Method of production - Caught at sea
Capture method - All applicable methods
Capture area - North East Atlantic (FAO 27)
Stock area - All Areas
Stock detail - I-IX
Fish type - White flat fish
The white skate is now very rare in European waters and is assessed as Critically Endangered by IUCN - the International Conservation Union. ICES scientists estimate that white skate is severely depleted and possibly extirpated from most parts of the Celtic Seas; the stock status in the Bay of Biscay and Iberian waters is unknown. Avoid eating. Since January 2009 it has been prohibited for fishermen to retain and land white skate caught in EU waters, with fishermen required to return all white skate caught to the sea unharmed where possible.
White skates belong to the Rajidae family which includes skates and rays. The white skate is a large coastal and slope species growing to a maximum length of 200cm and weight of 77 kg. Size and age at maturity and maximum age are unknown.
White skates are at the northern edge of their range in UK waters. However, there is evidence that the abundance of white skate has declined dramatically in the northeast Atlantic and has disappeared from the Irish Sea where it was once targeted commercially. The status of white skate cannot be evaluated in the absence of defined reference points. However, from landings and survey data, ICES estimates that white skate is severely depleted and possibly extirpated from most parts of the Celtic Sea, and there have been no records of this fish in recent scientific groundfish surveys. This species has a patchy and localized distribution and historically was common locally in some inshore areas of the Celtic Sea. ICES describes the extirpation of the species here as a cause of concern, and it is likely to be equally threatened in more southerly European waters, representing a potential loss in the fish diversity in the area. The International Conservation Union (IUCN) lists white skate as "Critically Endangered" in the Northeast Atlantic. It is also an EU Prohibited Species in areas IIa, III, IV, VI, VII, VIII, IX and X - meaning it cannot be targeted, retained, transhipped or landed, requiring them to be returned unharmed,where possible, to the sea.
There is no specific management plan for demersal elasmobranchs. Given the regional differences in skate assemblages and fisheries, ICES recommends that management measures for elasmobranchs be devloped on a case-by-case basis. Currently these species are managed under a common Total Allowable Catch (TAC). There are also prohibitions on fishing for, retaining and landing some species, including the most severely depleted species taken as bycatch in mixed demersal fisheries. ICES does not advise that general or species specific TACs be established at present because they are not the most effective means to regulate these bycatch species. TACs alone may not adequately protect these species as there are differences amongst species in their vulnerabilities to exploitation and a restrictive TAC may lead to discarding. Instead seasonal and/or area closures, effort restrictions and measures to protect spawning grounds for example are recommended.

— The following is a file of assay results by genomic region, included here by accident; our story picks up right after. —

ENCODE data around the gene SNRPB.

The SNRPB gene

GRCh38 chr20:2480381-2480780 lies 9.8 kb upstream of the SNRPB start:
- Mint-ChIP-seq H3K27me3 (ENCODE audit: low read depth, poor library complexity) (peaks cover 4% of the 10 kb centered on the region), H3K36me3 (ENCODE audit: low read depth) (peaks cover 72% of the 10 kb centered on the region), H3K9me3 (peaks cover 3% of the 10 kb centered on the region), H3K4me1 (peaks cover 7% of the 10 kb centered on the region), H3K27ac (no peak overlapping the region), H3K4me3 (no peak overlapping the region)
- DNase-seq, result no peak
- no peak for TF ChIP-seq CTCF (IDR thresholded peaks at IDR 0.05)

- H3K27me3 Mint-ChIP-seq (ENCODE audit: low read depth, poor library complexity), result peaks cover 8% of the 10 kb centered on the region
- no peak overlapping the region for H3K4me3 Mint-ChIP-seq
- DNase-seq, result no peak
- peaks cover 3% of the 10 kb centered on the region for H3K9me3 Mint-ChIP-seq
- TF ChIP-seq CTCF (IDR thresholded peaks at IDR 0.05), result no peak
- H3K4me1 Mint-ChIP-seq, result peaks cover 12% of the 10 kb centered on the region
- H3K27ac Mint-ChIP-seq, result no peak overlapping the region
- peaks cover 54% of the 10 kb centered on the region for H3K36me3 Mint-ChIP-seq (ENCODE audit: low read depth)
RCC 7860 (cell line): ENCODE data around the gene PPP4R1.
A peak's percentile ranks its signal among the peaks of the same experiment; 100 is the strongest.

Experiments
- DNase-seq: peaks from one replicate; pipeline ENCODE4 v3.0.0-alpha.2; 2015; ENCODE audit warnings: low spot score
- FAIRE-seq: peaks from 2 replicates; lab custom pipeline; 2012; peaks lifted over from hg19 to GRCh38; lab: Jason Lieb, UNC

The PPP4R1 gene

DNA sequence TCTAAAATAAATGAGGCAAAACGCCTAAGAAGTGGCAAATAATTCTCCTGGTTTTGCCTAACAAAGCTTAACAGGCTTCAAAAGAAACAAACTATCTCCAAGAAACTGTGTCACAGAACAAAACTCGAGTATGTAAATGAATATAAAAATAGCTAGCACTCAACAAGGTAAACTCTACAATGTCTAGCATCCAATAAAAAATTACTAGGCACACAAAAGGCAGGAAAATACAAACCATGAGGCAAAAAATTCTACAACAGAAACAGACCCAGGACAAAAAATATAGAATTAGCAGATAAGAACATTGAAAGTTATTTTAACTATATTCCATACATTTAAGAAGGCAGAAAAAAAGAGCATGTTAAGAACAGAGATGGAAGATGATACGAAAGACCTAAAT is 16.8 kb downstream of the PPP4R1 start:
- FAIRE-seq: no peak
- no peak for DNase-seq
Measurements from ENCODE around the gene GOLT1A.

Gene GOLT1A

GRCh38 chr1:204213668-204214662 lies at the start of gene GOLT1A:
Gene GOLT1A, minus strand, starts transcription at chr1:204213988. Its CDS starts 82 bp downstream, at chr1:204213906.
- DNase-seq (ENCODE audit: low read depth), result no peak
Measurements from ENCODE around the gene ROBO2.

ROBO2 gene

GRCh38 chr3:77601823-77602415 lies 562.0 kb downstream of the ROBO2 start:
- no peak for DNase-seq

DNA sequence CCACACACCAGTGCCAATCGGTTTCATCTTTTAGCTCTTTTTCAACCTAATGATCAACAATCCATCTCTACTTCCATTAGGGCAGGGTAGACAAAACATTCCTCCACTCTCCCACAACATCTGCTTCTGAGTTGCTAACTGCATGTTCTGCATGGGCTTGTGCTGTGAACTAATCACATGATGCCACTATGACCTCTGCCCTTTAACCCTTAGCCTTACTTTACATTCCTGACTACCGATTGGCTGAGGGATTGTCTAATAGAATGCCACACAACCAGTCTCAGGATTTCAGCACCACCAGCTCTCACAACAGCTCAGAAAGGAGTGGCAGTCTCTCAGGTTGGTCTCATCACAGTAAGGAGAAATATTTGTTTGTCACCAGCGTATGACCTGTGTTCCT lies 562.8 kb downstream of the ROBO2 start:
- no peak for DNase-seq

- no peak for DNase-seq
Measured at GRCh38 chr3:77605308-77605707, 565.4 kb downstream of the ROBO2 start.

Skates and rays form an important component of mixed demersal fisheries, taken as bycatch in beam and otter trawls, in seine fisheries and also in targeted fisheries using lines and set nets. This species is routinely landed under a general category of 'skate and rays', however recently the MMO (Marine Management Organisation) has issued a new instruction and guidance for fishermen and merchants to record all individual species of skates and rays around England and Wales, to help build an accurate picture of stocks of skates and rays here. Also targeted by sea anglers. No Minimum Landing Size (MLS) is specified for skates and rays in EU waters outside 6 miles. MLS specified in some coastal waters of England and Wales, e.g. Kent and Essex Sea Fisheries District, 40cm (wing to wing), South Wales 45cm, Cumbria SFC 45cm. Under current EU legislation, where a directed fishery for skates takes place, a mesh size in the cod-end of no less than 28cm is required and no less than 22cm in the rest of the trawl. In 2007, Fisheries Science Partnership projects (fishermen and scientists working together) were conducted to investigate discard survival rates in trawl fisheries to find out the survival rate for skates and rays that would be discarded with the introduction of a maximum landing length. The projects also aimed to develop species identification onboard and contribute to improved data collection. The Skate and Ray Producers Association has recently been working to improve the lack of species specific data by reporting their catches by species, into a central database. This follows previous collaborative work with the Shark Trust and Seafish Industry Authority, to produce an identification guide to help distinguish different species. There is a potential for damage to the seabed from trawling. Trawling is also associated with discarding of unwanted fish, i.e. undersized and/or non-quota and/or over-quota species.
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